Calmer seas and Libya's lawlessness have opened the way for smugglers to ship thousands of migrants across the Mediterranean this week, in a striking reminder of how far Europe is from ending the migrant crisis.
In just four days, Italy's coastguard and European vessels pulled 13,000 migrants from packed wooden boats and rubber dinghies crossing from Libya's coast through the Strait of Sicily, one of the shortest routes from North Africa.
Images from rescue vessels showed migrants crammed into fragile boats, some in orange life jackets, others jumping into the water to swim as rescuers shouted for them to stop. Many were women and children, most of them Subsaharan Africans.
Some 1,800 migrants were saved in 12 rescue missions on Wednesday, 3,000 migrants on Tuesday, 6,600 on Monday, 1,600 on Sunday and 500 on Saturday, according to Italy's coastguard, which coordinates sea rescues between Libya and Italy.
It was not the first flood of boats leaving Libya's coast in a matter of days. Last month, Italian and EU vessels rescued 3,200 people in one day. In June, 3,000 were saved in two days.
Aid agencies, Libyan officials and rescue operators say calm waters after rough winds in July may have prompted smugglers to dispatch more boats for migrants who can wait weeks for a chance to sail.
"It's not like people were not coming out, but on Monday they came out by the thousands," Nicholas Papachrysostomou, coordinator for Medecins Sans Frontieres on board the Dignity 1 rescue ship, told Reuters.
"In the 10 days before this weekend, we didn't rescue anyone, or very few. It wasn't bad weather, but there were 1 metre to 1-1/2 metre waves. The rubber boats won't come out in those conditions."
In Tripoli, naval authorities say they are undermanned and ill-equipped. Years of conflict and chaos have left their naval and coastguard services in tatters.
Since the 2011 NATO-backed revolution toppled Muammar Gaddafi, Libya has descended into chaos, with rival governments and armed factions battling for control, leaving both migrant smugglers and Islamist militants space to expand.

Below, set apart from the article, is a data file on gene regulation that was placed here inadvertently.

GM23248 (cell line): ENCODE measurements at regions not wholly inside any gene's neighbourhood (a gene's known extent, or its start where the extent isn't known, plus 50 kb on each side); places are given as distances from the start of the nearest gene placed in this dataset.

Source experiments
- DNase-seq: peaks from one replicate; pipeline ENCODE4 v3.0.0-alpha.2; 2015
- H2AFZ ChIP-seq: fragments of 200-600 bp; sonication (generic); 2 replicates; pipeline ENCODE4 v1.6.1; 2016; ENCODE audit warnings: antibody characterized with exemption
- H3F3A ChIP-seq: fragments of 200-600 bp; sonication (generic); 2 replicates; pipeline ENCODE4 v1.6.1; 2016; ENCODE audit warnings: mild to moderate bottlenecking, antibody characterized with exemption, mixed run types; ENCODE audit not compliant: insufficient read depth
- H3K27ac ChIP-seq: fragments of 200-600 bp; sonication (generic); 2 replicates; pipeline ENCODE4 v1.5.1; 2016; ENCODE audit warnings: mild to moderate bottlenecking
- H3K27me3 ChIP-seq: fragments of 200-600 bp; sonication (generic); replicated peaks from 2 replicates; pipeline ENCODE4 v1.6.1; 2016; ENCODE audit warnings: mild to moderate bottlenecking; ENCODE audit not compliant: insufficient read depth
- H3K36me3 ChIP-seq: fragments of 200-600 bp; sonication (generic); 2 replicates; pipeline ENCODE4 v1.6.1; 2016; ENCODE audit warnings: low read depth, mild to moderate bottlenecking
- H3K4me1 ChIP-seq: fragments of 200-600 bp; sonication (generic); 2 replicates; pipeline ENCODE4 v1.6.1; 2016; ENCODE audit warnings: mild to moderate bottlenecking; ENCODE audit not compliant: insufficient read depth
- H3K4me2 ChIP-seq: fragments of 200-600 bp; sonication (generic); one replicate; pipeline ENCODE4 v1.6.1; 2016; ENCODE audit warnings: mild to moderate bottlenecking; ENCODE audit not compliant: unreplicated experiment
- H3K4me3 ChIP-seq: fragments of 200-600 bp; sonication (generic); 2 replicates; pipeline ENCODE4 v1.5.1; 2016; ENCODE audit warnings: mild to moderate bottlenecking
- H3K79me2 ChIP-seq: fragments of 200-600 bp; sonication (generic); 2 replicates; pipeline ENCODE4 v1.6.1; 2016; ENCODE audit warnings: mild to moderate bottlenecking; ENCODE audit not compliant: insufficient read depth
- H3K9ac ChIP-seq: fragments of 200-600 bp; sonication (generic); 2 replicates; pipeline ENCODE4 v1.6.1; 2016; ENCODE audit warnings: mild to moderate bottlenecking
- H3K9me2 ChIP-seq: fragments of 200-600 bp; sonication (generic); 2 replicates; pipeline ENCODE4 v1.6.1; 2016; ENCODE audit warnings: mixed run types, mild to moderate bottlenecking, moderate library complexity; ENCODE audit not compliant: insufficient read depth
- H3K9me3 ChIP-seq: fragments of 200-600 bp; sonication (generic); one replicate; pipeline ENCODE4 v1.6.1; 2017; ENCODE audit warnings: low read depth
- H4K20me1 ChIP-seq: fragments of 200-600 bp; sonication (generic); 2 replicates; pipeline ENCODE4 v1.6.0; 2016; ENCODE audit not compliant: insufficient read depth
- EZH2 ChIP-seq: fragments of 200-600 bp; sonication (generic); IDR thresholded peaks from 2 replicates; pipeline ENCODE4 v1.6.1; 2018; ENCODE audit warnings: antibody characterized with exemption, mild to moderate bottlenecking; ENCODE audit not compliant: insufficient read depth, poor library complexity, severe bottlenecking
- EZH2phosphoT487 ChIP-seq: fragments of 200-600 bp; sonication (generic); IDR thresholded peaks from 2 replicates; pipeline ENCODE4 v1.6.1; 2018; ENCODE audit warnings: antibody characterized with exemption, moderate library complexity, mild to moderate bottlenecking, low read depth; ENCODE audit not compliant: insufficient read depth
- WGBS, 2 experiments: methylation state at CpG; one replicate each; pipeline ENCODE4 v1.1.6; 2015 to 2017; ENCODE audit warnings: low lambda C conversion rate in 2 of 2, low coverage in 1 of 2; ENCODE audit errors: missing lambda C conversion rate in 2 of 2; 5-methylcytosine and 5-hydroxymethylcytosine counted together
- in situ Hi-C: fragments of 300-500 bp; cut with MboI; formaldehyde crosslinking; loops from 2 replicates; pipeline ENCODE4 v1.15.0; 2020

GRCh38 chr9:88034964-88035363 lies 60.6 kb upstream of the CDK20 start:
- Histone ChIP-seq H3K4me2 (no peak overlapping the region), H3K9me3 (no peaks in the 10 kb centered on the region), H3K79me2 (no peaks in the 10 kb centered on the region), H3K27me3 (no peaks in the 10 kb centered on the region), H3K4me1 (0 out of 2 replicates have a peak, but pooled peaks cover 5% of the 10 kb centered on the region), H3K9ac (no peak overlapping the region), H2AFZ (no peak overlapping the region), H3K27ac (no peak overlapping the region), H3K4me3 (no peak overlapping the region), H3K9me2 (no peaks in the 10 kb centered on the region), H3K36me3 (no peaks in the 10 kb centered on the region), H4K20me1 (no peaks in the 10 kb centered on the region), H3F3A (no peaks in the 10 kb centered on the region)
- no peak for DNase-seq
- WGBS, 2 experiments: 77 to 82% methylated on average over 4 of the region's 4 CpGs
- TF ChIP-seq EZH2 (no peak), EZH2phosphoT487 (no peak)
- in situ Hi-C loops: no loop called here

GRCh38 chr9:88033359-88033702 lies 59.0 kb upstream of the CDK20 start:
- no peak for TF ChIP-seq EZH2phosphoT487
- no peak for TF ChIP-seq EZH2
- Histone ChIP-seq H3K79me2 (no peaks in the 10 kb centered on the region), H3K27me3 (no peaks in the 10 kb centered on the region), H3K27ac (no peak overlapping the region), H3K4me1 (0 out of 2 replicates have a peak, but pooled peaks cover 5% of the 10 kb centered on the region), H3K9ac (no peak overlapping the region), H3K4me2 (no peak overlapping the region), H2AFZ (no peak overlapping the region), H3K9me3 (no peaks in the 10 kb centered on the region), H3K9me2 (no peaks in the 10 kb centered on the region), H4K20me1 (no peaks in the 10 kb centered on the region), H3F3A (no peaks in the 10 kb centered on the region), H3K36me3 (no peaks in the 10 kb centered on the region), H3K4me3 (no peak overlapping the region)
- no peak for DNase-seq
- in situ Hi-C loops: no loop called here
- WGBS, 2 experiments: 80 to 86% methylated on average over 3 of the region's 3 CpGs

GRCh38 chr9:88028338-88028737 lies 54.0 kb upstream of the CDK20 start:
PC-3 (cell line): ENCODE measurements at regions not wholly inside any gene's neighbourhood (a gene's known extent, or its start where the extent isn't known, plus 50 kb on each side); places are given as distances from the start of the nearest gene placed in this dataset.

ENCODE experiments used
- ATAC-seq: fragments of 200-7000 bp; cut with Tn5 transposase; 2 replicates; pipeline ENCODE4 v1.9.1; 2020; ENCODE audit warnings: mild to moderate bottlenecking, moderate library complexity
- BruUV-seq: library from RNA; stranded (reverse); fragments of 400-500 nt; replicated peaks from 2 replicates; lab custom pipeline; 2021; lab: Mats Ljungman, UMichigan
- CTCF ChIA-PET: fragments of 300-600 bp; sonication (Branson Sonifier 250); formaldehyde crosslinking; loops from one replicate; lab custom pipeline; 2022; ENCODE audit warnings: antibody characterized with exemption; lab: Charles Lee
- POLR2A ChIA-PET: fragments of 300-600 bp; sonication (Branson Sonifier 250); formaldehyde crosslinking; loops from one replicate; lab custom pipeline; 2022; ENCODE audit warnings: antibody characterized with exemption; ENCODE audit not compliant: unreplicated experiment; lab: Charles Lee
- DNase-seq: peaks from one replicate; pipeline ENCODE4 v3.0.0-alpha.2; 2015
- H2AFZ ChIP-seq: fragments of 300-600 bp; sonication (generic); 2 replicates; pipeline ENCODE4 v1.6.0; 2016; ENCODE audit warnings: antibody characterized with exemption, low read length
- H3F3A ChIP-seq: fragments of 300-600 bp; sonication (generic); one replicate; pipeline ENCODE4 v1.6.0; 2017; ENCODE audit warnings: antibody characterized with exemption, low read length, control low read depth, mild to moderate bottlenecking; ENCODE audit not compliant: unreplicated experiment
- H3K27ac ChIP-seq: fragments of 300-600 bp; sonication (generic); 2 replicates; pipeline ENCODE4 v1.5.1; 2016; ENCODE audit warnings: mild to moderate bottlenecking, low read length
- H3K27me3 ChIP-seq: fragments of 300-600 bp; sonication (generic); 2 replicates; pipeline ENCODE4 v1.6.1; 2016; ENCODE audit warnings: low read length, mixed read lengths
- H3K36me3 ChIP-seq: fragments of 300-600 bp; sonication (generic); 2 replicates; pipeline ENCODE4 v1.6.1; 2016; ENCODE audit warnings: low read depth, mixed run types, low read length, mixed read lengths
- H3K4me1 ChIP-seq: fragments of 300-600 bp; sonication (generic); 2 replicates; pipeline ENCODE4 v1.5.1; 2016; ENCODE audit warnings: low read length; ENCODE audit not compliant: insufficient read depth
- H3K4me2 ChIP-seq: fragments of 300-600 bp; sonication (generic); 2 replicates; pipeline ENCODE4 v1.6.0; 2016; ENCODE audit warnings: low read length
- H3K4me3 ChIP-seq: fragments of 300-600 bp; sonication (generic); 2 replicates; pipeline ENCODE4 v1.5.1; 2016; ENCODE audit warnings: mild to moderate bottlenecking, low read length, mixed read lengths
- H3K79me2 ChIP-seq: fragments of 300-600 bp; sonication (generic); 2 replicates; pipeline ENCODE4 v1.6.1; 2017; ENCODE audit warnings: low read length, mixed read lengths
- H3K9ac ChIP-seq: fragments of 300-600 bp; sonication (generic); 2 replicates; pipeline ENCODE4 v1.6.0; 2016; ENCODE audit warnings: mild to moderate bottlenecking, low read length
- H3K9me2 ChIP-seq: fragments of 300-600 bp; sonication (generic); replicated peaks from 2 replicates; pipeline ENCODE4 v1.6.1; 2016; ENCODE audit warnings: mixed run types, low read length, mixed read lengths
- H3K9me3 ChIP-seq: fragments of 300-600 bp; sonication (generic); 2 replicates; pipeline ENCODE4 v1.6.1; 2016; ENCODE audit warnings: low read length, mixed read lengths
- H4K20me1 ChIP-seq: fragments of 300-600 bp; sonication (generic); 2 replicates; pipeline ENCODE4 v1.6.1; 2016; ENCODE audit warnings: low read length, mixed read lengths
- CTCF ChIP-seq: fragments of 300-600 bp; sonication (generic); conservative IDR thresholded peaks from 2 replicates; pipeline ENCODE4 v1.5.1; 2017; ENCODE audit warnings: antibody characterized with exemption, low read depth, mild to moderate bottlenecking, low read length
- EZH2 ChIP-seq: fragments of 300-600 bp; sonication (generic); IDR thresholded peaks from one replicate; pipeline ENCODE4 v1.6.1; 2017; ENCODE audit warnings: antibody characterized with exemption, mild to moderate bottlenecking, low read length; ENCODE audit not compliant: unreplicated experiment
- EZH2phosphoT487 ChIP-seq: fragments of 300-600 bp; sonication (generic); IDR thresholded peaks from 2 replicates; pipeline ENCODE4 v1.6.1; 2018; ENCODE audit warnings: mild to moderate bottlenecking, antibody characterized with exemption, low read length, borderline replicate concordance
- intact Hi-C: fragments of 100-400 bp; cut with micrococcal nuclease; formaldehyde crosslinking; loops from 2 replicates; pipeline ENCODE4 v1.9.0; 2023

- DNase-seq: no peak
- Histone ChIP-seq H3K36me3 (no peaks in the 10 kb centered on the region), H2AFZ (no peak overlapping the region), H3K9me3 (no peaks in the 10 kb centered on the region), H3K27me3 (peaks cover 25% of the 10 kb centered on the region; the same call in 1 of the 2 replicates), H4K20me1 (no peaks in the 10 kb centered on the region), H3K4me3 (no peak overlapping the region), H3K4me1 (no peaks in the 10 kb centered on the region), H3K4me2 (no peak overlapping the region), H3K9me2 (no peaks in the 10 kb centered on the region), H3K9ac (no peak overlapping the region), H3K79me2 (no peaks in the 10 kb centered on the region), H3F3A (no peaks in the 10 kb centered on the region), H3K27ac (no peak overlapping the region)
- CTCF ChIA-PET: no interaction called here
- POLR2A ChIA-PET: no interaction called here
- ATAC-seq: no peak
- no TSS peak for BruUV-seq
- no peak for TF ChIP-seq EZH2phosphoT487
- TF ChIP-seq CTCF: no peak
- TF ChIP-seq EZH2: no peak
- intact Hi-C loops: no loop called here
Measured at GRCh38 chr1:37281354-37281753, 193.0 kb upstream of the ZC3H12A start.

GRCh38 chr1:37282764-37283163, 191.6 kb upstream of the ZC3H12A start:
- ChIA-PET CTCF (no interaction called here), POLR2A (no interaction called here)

"This is the season for illegal migrants. The calm seas have helped them take advantage," said Ayoub Qassem, a spokesman for Libya's naval forces in Tripoli. "Also our vessels are in severe need of maintenance and spare parts to operate again."
Sudden Spike, Steady Flow
Still, this week's rescues were on a huge scale. On Monday, when some 6,500 were rescued, the Dignity 1 responded to a distress call for a large wooden boat in the morning.
After they had pulled more than 600 migrants off that boat, MSF's Papachysostomou said he saw more.
"We realized that around us there were a number of rubber boats appearing," he said. "These boats just appeared on the horizon. At about noon you could see rubber boats everywhere, in 360 degrees. We counted 18 to 20, with each carrying 120 to 130 people."
An estimated 2,726 men, women and children had died over the same period trying to make the journey.
Still, this week's surge may also be due the situation in Libya. Smugglers may try to avoid armed rivals or police by shipping as many people as possible when they can, said Carlotta Sami, spokeswoman for the UN refugee agency in Italy.
"There are moments in which no one leaves from Libya, and then there are moments in which there's a surprising peak in departures...It's like a roller coaster."
A new U.N.-backed government is in place in Tripoli since March, but is struggling to end factional fighting and impose its authority over hardliners.
With European naval vessels patrolling international waters, smugglers elude authorities by launching their boats from varied locations.
Remote beaches along some parts of Libya's coast are sometimes littered with clothing, bottles and shoes migrants have left behind; or the wooden bases of inflatable rafts.
"Most of our patrol vessels do not work at the moment," Tripoli naval officer Qassem said. "So we can not patrol in the western region of Tripoli where most of the boats of illegal migrants set off."
(By Steve Scherer and Ahmed Elumami; Additional reporting by Antonella Cinelli, Crispian Balmer and Stephanie Ulmer-Nebehay; writing by Patrick Markey; editing by Ralph Boulton)